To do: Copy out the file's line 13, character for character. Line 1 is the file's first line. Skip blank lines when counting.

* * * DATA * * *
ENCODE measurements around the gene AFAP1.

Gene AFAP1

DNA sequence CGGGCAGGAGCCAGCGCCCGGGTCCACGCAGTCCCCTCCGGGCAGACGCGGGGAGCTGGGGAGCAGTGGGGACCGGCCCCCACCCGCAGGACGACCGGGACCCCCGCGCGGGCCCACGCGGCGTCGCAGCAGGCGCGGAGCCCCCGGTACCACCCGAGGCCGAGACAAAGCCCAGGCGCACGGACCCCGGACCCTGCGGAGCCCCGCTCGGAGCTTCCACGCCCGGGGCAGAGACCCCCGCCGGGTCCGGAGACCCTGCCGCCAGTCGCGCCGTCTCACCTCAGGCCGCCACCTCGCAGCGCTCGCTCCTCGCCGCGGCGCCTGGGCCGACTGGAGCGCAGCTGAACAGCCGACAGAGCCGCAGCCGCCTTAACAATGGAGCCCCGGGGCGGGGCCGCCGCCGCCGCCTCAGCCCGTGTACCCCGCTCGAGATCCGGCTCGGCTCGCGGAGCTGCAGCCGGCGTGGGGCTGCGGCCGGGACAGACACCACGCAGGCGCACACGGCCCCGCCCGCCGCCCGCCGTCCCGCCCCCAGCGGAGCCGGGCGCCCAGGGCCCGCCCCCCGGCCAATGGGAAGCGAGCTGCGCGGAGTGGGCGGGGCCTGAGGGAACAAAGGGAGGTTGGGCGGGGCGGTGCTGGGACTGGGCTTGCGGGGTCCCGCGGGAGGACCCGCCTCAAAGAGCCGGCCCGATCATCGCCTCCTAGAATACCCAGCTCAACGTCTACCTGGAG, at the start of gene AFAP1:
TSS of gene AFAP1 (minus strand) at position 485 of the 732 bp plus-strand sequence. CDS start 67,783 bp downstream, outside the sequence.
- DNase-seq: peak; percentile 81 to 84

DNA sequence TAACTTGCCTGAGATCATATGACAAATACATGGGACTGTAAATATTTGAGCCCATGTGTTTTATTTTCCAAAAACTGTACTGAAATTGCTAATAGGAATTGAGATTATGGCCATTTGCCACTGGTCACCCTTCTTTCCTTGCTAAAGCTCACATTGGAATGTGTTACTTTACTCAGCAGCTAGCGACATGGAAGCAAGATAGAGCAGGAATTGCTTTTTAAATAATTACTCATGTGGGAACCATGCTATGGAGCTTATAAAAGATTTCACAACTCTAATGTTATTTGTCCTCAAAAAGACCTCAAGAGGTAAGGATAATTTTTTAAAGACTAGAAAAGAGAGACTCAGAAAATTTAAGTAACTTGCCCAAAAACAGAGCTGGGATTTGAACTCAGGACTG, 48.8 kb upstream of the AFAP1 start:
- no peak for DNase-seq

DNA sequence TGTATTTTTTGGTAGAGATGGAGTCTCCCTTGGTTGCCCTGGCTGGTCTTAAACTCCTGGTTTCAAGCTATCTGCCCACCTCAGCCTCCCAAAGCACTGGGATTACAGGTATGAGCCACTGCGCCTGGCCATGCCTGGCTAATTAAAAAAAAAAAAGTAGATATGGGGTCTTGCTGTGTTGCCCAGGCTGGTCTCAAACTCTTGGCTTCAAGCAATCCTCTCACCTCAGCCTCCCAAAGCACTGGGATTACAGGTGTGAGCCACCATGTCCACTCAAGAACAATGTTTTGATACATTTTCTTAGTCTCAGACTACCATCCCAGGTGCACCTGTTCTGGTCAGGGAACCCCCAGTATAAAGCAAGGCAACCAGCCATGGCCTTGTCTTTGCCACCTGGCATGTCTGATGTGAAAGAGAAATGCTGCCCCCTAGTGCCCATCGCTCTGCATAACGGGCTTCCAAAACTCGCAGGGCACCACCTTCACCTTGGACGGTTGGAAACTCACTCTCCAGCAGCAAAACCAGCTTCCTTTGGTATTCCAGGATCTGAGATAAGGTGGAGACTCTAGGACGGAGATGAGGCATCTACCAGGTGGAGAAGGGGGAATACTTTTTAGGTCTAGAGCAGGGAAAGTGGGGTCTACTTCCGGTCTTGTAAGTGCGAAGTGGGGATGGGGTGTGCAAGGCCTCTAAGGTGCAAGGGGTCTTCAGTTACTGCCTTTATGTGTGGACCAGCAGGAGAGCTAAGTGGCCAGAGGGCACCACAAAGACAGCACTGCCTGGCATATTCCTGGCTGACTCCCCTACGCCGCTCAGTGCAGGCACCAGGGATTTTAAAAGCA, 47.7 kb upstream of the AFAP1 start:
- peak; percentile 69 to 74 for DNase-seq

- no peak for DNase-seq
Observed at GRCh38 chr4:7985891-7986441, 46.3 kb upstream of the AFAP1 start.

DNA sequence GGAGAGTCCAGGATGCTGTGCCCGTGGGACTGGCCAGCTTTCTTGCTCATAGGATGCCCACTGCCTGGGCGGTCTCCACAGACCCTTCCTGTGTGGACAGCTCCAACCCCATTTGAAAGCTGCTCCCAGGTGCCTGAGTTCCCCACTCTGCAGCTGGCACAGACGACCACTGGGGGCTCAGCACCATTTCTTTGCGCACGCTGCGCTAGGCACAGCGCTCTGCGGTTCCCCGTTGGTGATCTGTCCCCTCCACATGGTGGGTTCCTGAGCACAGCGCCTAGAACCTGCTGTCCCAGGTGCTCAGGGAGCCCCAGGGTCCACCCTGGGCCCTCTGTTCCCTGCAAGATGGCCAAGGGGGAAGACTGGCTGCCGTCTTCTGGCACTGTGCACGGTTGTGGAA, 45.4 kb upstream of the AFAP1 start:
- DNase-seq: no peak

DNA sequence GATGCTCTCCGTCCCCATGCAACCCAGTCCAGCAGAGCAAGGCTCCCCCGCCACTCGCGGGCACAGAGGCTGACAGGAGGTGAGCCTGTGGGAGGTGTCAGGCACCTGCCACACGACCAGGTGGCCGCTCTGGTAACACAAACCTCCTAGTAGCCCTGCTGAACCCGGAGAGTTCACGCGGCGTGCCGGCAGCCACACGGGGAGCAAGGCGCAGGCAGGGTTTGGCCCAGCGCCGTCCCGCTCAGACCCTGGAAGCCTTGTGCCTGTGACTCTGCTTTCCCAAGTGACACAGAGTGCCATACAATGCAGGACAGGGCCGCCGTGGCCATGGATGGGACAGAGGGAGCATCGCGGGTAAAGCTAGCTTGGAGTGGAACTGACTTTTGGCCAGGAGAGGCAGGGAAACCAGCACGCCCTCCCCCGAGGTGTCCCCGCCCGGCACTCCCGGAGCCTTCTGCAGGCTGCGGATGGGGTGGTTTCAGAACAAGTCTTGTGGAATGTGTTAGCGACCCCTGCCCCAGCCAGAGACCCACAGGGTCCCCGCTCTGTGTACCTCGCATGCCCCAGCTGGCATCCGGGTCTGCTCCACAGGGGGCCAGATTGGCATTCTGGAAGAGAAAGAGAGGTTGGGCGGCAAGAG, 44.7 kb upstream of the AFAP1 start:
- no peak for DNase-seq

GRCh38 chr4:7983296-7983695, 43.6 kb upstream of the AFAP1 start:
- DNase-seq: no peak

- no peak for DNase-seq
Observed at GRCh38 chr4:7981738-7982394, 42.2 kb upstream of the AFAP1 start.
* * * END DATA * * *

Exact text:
- DNase-seq: no peak